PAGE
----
I may be toward the end of this stint in therapy. It’s a little hard to tell because, when doesn’t one need to feel heard? When doesn’t one need to hear themselves more clearly? But, I also don’t want to always be examining tendencies and unraveling patterns. There are times to just cut through.
I was lightly startled awake a few weeks ago, when a conversation with my son turned nostalgic and he said, “Mom, I’m sorry but you’re talking to me like your therapist.” Which may sound mean, but isn’t in our context actually, because he knows I like to catch myself. It was a gentle nudge, a loving “Look and see.”
There’s still such a strong tendency in me, to believe that if I can just draw out a clear enough map to how we got ‘here’, it would be possible to make a convincing case for fixing <insert issue>, re-writing the script. Especially, I want to own my own part of things, as though if sufficiently aware and remorseful, the previous possible timeline I’d envisioned many moons ago would be available again. It seems a relic of childhood experience, where a child makes their parent feel better and then is allowed to go to the party, or have the thing. As an adult, however, I’m not willing to be bought in this way. I want to be truthful, and I want others to be truthful, just as my son was in this instance.
Rather than feeling slighted or dismissed by him, I felt thankful. In that moment I recognized a false idea I’d been carrying around, that my grown kids still need me to re-explain where things went awry between their parents. Each is going to have different interpretations, and when they ask, I’ll be happy to attempt to answer. I just don’t need to keep figuring it out. Figuring out can largely go on without me because it isn’t as though their dad is asking those questions or having these discussions with us. It isn’t as though I need to write a book about family dynamics, etc.
Would I love to be able to articulate my “side of things” once and for all? Who wouldn’t! But is that what’s happening in therapy? Not really. And actually I’m always learning, so my impression of what have helped or could have been different, is always being revised. The big things are pretty obvious, and although their effects can still pop up, catch me off guard, recovery is usually swift. As a friend would say, I do bounce!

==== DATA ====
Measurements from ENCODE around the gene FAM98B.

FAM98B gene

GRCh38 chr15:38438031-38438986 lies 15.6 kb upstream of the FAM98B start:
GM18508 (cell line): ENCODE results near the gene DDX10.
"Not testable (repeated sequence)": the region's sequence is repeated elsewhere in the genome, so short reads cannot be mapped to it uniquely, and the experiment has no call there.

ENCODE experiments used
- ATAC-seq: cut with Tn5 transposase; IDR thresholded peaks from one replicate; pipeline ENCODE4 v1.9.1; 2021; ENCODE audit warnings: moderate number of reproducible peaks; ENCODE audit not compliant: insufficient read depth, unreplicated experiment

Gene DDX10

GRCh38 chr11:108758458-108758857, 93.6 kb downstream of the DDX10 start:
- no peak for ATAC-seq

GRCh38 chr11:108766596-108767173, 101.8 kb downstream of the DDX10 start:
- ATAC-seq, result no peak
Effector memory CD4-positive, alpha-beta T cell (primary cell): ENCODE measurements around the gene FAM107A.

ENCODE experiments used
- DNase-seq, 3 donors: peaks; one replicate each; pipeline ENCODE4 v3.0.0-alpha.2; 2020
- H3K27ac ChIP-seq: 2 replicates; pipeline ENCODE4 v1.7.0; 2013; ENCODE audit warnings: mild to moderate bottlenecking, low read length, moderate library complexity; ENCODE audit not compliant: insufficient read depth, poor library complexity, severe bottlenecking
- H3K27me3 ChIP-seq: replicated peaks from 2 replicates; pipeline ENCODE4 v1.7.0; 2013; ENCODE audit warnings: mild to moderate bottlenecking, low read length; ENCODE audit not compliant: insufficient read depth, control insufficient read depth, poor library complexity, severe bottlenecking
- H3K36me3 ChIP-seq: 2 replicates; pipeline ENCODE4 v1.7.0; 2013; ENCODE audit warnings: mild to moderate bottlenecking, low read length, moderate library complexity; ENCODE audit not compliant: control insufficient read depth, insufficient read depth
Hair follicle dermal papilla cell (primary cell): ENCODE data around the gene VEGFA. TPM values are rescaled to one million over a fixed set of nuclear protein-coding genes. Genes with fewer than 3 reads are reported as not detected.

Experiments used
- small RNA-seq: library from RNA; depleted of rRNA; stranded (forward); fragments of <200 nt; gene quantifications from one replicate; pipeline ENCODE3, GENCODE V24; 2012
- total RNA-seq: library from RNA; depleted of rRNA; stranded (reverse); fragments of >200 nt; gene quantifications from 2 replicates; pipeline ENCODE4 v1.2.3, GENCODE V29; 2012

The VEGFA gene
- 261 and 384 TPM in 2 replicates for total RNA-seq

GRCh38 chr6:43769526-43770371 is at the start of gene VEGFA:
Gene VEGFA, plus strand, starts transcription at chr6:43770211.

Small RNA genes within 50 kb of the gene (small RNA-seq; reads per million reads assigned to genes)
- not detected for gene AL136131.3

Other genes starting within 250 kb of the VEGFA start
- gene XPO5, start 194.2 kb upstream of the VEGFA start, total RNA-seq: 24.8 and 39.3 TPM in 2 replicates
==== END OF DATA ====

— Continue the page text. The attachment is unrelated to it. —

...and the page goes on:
Therapy is my eye in the storm, but the storm is rather predictable now. I have more supplies and a steadier plan. My therapist is a lovely woman I can imagine being a good friend with outside of the therapy context, who often shows acceptance I couldn’t find from either the family I was born into, or the one I married into, and who takes my side. She also catches me mid self-condemnation and exaggeration–psychological doomscrolling–to ask “But is that true?” “Is that really your fault?” “Could you have foreseen that?”
Does it help to doomscroll? What good can come of this?
The first therapist I went to see, in about 1994, ended one session asking me to consider why I think everything is my fault. I dismissed her question out of hand because I reasoned, “What good does it do to see the situation as someone else’s fault?” I couldn’t change or convince anyone, also didn’t want to … didn’t want to manipulate the way I’d been manipulated. But her question stayed with me, and would come up at the oddest times until I had to pay attention. She was right that I leaned that way and was willing to absorb blame just to have peace. She was right that I found it hard to trust others to do the work of self-reflection as well. My current therapist is also right that the tendency has remained, even with so much more space around it.
That being so, it might be time for a more surgical strategy.